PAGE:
In addition, when we consider the diffusion process in a porous medium, if the medium structure or external field changes with time, in this situation, the constant-order fractional diffusion equation model cannot be used to well characterize such a phenomenon [8–19]. This is the case of the groundwater flow problem, the medium through which the flow occurs is heterogeneous and changes with time. Still in some biology diffusion processes, the concentration of particles will determine the diffusion pattern [10, 11]. To solve the above problems, the variable-order (VO) fractional diffusion equation models have been suggested for use [12]. This present work is therefore devoted to the discussion underpinning the description of the groundwater flow equation with the variable-order derivative.

## 2 Modified groundwater flow equation

For the readers that are not acquainted with the concept of the variational order derivative, we start this section by presenting the basic definition of this derivative.

### 2.1 Variational order differential operator

The above derivative is called the Caputo variational order differential operator; in addition, the derivative of the constant is zero.

### 2.2 Problem formulation

Groundwater models describe the groundwater flow and transport processes using mathematical equations based on certain simplifying assumptions. These assumptions typically involve the direction of flow, geometry of the aquifer, the heterogeneity or anisotropy of sediments or bedrock within the aquifer. This geological formation, through which the groundwater flows, changes in time and space.

## 3 Numerical solution

Environmental phenomena such as groundwater flow described by variational order derivative are highly complex phenomena, which do not lend themselves readily to the analysis of analytical models. The discussion presented in this section will therefore be devoted to the derivation of a numerical solution to groundwater flow equation (2.3).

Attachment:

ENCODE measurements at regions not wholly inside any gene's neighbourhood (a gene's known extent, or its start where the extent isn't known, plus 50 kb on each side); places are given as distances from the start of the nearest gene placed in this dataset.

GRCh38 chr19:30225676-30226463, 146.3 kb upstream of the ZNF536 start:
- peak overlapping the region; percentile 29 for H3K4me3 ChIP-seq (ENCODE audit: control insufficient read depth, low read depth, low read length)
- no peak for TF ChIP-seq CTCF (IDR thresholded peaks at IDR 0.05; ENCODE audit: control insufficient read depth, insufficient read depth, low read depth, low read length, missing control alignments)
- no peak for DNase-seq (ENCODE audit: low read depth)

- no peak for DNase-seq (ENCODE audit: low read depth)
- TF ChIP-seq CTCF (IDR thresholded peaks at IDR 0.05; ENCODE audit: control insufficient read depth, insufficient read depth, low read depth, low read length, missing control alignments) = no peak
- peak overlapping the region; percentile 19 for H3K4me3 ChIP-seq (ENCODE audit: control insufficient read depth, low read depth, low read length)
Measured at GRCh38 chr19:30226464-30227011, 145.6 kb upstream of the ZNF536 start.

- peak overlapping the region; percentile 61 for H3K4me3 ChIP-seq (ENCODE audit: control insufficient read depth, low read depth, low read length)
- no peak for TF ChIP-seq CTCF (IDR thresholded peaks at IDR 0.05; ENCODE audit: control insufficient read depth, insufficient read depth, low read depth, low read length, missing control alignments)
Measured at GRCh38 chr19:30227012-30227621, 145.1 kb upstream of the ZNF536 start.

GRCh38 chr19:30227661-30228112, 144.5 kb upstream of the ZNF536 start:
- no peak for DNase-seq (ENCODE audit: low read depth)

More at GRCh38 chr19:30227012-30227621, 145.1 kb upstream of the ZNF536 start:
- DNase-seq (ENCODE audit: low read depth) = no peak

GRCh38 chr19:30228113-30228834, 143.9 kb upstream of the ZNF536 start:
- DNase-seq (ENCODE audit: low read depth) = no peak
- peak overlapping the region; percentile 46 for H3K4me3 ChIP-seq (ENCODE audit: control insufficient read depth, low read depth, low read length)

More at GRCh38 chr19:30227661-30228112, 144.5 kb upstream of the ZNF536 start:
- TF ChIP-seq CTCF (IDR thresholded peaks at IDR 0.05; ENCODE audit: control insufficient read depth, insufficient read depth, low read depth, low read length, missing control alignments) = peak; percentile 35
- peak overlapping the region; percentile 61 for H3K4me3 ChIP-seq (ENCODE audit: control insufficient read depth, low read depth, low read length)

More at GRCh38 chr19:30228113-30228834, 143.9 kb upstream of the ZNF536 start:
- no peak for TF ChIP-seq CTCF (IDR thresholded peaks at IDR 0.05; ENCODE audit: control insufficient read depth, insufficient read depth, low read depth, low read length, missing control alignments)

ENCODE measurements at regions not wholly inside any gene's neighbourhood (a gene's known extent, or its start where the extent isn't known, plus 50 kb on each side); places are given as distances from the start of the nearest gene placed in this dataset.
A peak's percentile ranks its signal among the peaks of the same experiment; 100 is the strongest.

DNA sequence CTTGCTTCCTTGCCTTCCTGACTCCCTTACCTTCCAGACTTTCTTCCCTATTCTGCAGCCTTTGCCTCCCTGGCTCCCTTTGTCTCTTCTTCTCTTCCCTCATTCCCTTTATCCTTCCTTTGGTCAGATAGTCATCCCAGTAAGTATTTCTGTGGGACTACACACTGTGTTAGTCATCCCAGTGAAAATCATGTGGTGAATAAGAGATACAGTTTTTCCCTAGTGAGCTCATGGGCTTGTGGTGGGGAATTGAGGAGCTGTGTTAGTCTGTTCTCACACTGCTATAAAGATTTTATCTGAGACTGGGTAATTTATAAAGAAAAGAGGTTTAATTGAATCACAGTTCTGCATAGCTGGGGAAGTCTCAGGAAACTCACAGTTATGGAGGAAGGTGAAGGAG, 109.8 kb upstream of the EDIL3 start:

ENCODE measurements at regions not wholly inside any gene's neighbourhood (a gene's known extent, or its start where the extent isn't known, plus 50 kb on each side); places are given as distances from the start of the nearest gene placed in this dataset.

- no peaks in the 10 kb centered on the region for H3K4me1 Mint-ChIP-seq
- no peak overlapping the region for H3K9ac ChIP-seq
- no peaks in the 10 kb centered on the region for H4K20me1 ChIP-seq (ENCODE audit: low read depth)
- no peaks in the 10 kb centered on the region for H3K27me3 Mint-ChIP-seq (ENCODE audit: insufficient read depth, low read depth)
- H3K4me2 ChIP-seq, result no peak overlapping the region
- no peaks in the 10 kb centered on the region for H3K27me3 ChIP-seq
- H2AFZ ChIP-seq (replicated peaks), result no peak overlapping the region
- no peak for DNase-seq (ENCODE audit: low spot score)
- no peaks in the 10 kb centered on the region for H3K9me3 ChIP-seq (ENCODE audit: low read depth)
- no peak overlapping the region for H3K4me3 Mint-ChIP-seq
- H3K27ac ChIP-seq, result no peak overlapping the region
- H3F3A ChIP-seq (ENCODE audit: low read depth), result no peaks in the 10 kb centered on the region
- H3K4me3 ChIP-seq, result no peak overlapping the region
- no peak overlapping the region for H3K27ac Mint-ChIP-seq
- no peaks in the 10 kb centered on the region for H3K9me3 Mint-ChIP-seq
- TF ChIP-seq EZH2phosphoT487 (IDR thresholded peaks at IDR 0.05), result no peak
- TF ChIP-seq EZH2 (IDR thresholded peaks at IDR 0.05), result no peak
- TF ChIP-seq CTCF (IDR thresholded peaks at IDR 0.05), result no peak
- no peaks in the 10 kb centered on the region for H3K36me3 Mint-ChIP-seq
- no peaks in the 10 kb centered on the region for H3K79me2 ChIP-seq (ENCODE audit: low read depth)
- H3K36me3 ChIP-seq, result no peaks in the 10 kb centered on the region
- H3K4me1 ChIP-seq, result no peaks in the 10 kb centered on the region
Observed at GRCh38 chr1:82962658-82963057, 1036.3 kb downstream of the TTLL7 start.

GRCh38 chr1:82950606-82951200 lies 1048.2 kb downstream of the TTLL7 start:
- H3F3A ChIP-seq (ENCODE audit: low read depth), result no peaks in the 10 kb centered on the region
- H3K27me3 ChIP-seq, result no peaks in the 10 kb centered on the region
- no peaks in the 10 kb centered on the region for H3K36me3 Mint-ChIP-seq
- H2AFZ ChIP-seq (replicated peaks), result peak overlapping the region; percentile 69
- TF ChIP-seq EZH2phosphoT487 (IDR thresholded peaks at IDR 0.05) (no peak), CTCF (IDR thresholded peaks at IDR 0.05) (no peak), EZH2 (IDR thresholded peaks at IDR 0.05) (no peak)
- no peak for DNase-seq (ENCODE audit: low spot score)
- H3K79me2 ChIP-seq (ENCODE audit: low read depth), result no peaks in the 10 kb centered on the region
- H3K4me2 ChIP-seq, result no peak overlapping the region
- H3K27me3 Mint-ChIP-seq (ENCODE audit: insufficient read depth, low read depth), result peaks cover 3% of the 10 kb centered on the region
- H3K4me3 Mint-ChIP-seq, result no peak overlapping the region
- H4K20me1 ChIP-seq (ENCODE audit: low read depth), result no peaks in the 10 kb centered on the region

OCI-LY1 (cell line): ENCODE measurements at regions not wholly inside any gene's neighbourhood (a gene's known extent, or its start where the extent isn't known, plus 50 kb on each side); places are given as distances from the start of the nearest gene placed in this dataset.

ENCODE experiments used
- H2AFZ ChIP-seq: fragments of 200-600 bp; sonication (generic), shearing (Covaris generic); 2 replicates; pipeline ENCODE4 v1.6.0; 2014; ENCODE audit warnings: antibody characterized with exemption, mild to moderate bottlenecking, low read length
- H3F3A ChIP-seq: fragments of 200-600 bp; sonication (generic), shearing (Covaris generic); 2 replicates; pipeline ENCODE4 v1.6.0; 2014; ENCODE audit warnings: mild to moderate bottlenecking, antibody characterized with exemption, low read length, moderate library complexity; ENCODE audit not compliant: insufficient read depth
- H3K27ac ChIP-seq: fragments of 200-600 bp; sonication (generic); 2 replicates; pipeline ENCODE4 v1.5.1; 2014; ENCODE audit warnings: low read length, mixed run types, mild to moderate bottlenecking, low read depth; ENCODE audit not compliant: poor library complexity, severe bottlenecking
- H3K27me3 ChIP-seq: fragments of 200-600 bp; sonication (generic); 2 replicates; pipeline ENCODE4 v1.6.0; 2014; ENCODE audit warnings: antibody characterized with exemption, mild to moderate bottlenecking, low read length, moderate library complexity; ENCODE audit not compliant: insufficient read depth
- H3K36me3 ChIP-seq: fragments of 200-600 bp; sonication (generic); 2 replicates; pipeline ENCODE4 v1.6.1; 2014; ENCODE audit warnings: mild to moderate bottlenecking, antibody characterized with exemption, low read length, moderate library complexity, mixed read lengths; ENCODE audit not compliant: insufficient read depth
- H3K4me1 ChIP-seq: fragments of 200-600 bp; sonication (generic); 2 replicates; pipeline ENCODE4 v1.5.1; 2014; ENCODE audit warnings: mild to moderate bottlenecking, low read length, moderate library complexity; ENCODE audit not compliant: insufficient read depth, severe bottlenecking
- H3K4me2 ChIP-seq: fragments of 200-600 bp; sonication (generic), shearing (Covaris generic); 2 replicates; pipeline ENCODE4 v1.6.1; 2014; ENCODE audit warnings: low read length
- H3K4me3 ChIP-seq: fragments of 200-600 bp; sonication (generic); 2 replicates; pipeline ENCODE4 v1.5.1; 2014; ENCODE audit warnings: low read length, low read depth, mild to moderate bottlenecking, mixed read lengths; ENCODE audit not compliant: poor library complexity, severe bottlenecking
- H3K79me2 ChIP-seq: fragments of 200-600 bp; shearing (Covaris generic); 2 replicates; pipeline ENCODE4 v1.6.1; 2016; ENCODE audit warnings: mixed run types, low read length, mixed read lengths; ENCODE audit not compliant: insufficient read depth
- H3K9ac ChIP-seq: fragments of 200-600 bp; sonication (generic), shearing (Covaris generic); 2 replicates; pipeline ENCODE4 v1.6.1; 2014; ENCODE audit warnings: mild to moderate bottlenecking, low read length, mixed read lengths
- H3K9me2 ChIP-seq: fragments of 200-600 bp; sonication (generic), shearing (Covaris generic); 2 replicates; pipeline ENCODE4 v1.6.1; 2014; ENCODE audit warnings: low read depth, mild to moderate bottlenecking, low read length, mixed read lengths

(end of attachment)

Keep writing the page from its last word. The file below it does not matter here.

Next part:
Numerical methods yield approximate solutions to the governing equation through the discretization of space and time. Within the discredited problem domain, the variable internal properties, boundaries, and stresses of the system are approximated. Deterministic, distributed-parameter, numerical models can relax the rigid idealized conditions of analytical models or lumped-parameter models, and they can therefore be more realistic and flexible for simulating field conditions. The finite difference schemes for constant-order time or space fractional diffusion equations have been widely studied [14–19]. For constant-order time fractional diffusion equations, Chen *et al.* proposed an implicit difference approximation scheme [20]. Yuste *et al.* introduced weighted average finite difference methods [21]. Podlubny *et al.* proposed the matrix approach for fractional diffusion equations [22], and Hanert proposed a flexible numerical scheme for the discretization of the space-time fractional diffusion equation [23]. Recently, Zhuang *et al.* considered the numerical schemes for VO space fractional advection-dispersion equation [16], Lin *et al.* investigated the explicit scheme for VO nonlinear space fractional diffusion equation [24]. Before applying the numerical methods, we assume Eq. (2.3) has a unique and sufficiently smooth solution. To establish the numerical schemes for the above equation, we let ${x}_{l}=lh$, $0\le l\le M$, $Mh=L$, ${t}_{k}=k\tau $, $0\le k\le N$, $N\tau =T$, *h* is the step and *τ* is the time size, *M* and *N* are grid points.